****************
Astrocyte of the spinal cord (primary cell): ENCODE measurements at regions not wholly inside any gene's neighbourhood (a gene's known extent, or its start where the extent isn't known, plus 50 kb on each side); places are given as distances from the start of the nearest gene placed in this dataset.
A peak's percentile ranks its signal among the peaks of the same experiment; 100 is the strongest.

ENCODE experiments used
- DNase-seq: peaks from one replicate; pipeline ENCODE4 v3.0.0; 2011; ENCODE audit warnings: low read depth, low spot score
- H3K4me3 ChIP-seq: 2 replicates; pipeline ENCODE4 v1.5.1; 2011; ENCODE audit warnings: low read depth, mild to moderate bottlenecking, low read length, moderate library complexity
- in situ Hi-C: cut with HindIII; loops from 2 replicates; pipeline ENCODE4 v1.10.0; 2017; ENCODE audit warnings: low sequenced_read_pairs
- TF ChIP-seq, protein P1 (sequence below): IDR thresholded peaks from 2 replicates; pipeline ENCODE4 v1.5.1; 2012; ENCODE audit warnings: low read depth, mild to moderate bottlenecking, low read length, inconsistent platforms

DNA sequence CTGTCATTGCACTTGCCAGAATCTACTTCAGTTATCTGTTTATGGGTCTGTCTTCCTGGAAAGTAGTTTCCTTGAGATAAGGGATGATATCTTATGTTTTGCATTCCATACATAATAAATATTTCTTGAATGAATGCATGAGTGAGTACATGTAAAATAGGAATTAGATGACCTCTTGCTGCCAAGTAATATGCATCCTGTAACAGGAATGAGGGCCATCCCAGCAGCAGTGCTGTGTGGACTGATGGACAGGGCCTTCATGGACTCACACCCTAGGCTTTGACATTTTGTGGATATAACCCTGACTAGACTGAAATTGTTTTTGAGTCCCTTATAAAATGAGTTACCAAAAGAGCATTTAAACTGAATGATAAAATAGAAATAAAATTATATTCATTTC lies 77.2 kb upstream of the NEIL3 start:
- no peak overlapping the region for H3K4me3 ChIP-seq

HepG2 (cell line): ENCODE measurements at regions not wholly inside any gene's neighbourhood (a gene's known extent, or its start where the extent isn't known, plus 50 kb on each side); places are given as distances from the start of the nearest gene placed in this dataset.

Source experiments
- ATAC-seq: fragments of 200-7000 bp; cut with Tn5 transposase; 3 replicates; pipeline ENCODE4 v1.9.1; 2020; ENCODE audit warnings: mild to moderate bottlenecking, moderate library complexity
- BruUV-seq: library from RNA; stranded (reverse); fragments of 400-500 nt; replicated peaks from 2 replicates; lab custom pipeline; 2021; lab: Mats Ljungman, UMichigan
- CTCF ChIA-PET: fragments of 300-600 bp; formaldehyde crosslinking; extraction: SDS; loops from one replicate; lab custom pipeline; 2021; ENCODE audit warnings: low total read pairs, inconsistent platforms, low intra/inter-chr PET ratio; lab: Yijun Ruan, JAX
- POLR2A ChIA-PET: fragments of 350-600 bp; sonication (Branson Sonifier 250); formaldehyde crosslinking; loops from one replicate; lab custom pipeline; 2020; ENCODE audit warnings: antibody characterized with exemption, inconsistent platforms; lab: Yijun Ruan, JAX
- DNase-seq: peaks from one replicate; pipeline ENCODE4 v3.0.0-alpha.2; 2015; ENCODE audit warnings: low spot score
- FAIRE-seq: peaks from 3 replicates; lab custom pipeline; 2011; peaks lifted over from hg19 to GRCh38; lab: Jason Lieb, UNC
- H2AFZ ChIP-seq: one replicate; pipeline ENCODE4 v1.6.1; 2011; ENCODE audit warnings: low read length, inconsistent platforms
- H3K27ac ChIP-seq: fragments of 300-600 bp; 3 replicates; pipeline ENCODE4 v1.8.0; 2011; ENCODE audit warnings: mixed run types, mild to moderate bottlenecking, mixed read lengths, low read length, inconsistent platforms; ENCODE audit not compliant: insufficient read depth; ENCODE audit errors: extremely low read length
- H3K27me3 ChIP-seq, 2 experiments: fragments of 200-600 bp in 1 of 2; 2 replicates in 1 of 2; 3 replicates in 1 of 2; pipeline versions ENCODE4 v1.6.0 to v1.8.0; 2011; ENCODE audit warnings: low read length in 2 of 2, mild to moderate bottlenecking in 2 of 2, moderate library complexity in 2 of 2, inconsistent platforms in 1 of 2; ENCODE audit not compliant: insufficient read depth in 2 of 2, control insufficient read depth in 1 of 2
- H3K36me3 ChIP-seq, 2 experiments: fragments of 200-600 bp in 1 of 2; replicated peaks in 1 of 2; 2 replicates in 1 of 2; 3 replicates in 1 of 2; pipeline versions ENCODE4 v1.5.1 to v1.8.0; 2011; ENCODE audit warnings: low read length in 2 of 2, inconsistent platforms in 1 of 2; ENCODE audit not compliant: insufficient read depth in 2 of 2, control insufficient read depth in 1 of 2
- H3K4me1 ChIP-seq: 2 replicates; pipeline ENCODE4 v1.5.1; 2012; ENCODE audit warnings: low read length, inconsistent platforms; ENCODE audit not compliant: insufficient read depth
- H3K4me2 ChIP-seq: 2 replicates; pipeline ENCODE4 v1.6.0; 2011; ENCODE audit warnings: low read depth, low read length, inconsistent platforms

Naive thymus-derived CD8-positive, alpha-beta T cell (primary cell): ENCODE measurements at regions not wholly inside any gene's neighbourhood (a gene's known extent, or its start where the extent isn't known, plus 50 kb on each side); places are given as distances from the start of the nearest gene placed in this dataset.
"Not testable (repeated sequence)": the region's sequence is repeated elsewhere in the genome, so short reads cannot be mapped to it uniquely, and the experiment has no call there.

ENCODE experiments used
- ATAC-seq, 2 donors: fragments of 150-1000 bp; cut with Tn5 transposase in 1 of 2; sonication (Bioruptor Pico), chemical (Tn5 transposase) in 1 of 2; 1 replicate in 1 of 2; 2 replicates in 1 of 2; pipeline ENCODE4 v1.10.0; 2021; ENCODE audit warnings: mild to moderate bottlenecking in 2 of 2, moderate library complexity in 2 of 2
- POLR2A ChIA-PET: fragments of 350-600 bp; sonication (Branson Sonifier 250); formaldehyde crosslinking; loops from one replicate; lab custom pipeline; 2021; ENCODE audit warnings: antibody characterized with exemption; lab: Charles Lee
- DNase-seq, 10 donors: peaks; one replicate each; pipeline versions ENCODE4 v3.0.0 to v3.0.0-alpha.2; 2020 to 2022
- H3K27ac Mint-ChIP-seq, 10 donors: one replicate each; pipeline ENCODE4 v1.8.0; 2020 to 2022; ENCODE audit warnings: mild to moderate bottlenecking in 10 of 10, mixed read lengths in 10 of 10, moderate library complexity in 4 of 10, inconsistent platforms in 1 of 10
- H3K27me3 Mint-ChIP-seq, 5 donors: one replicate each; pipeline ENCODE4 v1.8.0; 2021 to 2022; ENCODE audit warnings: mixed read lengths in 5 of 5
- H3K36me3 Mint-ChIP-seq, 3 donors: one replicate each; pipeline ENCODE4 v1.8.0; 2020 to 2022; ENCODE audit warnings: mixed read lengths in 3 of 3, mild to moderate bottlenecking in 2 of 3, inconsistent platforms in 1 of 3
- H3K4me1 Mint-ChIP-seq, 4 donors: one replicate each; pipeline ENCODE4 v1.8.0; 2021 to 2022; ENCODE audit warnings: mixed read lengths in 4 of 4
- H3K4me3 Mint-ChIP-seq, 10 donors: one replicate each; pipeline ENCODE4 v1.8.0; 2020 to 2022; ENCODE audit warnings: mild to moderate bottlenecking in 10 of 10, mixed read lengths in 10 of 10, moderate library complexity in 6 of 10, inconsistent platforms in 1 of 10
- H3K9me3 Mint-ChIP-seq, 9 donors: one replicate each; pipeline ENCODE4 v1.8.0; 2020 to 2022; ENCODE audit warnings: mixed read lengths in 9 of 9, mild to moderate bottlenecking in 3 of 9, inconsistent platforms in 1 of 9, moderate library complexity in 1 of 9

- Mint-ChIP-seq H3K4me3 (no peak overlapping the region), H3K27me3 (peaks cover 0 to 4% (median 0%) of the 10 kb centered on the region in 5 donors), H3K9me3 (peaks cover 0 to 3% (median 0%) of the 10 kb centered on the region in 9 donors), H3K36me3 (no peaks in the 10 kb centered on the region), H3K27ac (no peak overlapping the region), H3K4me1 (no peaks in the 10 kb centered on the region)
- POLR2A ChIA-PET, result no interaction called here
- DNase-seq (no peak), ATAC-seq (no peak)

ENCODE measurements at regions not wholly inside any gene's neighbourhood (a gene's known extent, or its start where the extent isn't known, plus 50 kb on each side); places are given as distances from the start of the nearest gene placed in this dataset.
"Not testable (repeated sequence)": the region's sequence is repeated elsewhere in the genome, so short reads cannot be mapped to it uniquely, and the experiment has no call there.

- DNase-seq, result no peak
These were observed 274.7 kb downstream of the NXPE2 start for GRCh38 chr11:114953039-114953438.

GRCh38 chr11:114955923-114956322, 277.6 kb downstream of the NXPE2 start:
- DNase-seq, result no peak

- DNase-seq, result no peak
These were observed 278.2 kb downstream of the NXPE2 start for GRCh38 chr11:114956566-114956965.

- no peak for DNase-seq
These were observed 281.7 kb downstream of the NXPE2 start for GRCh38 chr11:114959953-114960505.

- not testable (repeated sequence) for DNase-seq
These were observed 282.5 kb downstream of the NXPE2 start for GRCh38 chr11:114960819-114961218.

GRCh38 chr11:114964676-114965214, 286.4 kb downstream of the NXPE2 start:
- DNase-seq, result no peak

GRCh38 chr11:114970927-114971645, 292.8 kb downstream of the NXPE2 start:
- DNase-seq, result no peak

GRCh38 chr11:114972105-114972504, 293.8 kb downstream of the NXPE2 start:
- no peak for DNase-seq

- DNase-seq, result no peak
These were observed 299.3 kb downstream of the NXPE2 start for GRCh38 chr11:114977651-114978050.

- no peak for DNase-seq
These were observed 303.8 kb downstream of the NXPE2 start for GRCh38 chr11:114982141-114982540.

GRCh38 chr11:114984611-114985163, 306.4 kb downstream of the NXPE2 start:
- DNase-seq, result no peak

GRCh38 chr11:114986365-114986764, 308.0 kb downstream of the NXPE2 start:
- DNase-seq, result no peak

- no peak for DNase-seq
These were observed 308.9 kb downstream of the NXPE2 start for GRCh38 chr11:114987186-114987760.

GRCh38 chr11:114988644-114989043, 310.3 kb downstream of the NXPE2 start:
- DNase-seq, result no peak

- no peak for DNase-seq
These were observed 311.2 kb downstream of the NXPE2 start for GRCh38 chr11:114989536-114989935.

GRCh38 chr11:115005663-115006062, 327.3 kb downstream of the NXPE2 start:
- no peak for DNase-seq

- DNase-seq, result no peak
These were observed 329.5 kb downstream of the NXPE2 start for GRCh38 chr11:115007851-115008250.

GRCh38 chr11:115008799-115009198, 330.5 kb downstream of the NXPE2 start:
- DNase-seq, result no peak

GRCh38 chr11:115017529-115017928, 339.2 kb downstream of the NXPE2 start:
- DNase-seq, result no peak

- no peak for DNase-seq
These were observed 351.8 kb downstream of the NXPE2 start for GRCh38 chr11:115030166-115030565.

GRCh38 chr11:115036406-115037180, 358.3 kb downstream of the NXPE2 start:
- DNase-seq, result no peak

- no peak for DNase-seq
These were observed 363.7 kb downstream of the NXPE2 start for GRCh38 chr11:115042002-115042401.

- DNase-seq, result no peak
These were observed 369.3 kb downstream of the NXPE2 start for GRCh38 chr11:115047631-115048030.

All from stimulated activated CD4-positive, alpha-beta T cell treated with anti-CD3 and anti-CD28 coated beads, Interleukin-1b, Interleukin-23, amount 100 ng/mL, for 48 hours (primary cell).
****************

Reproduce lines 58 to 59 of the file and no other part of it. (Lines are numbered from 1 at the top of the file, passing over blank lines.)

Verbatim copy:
These were observed 299.3 kb downstream of the NXPE2 start for GRCh38 chr11:114977651-114978050.

- no peak for DNase-seq